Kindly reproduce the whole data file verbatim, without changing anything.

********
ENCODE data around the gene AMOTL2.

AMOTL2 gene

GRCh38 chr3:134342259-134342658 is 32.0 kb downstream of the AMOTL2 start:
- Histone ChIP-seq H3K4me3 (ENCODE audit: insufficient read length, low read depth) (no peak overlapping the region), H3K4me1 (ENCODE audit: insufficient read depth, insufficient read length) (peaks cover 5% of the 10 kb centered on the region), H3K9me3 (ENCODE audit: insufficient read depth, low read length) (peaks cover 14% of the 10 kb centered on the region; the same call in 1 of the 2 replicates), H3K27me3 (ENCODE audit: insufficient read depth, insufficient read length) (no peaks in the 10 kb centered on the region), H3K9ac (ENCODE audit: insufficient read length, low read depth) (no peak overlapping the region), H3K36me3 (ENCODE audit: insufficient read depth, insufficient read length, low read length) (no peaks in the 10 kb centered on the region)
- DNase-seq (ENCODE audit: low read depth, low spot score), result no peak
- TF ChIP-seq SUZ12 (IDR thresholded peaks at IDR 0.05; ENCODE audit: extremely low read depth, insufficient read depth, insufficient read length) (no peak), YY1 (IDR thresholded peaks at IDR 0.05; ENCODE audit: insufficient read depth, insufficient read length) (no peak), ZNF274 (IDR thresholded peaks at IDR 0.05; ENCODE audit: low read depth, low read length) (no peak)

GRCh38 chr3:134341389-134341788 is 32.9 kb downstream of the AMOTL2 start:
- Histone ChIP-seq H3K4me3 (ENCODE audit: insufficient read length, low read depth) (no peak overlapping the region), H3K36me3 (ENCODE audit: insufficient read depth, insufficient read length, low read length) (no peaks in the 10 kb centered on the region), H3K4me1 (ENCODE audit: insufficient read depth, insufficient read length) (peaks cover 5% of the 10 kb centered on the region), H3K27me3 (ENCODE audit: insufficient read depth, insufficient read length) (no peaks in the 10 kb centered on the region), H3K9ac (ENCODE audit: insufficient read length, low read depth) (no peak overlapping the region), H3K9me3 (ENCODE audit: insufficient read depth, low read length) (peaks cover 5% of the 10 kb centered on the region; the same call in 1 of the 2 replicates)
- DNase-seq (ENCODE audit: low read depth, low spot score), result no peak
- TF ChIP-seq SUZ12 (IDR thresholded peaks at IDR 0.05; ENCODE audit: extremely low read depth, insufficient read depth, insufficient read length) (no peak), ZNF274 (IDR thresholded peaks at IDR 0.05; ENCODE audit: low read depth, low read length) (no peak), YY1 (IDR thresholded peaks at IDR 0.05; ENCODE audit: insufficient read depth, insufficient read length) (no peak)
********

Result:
ENCODE data around the gene AMOTL2.

AMOTL2 gene

GRCh38 chr3:134342259-134342658 is 32.0 kb downstream of the AMOTL2 start:
- Histone ChIP-seq H3K4me3 (ENCODE audit: insufficient read length, low read depth) (no peak overlapping the region), H3K4me1 (ENCODE audit: insufficient read depth, insufficient read length) (peaks cover 5% of the 10 kb centered on the region), H3K9me3 (ENCODE audit: insufficient read depth, low read length) (peaks cover 14% of the 10 kb centered on the region; the same call in 1 of the 2 replicates), H3K27me3 (ENCODE audit: insufficient read depth, insufficient read length) (no peaks in the 10 kb centered on the region), H3K9ac (ENCODE audit: insufficient read length, low read depth) (no peak overlapping the region), H3K36me3 (ENCODE audit: insufficient read depth, insufficient read length, low read length) (no peaks in the 10 kb centered on the region)
- DNase-seq (ENCODE audit: low read depth, low spot score), result no peak
- TF ChIP-seq SUZ12 (IDR thresholded peaks at IDR 0.05; ENCODE audit: extremely low read depth, insufficient read depth, insufficient read length) (no peak), YY1 (IDR thresholded peaks at IDR 0.05; ENCODE audit: insufficient read depth, insufficient read length) (no peak), ZNF274 (IDR thresholded peaks at IDR 0.05; ENCODE audit: low read depth, low read length) (no peak)

GRCh38 chr3:134341389-134341788 is 32.9 kb downstream of the AMOTL2 start:
- Histone ChIP-seq H3K4me3 (ENCODE audit: insufficient read length, low read depth) (no peak overlapping the region), H3K36me3 (ENCODE audit: insufficient read depth, insufficient read length, low read length) (no peaks in the 10 kb centered on the region), H3K4me1 (ENCODE audit: insufficient read depth, insufficient read length) (peaks cover 5% of the 10 kb centered on the region), H3K27me3 (ENCODE audit: insufficient read depth, insufficient read length) (no peaks in the 10 kb centered on the region), H3K9ac (ENCODE audit: insufficient read length, low read depth) (no peak overlapping the region), H3K9me3 (ENCODE audit: insufficient read depth, low read length) (peaks cover 5% of the 10 kb centered on the region; the same call in 1 of the 2 replicates)
- DNase-seq (ENCODE audit: low read depth, low spot score), result no peak
- TF ChIP-seq SUZ12 (IDR thresholded peaks at IDR 0.05; ENCODE audit: extremely low read depth, insufficient read depth, insufficient read length) (no peak), ZNF274 (IDR thresholded peaks at IDR 0.05; ENCODE audit: low read depth, low read length) (no peak), YY1 (IDR thresholded peaks at IDR 0.05; ENCODE audit: insufficient read depth, insufficient read length) (no peak)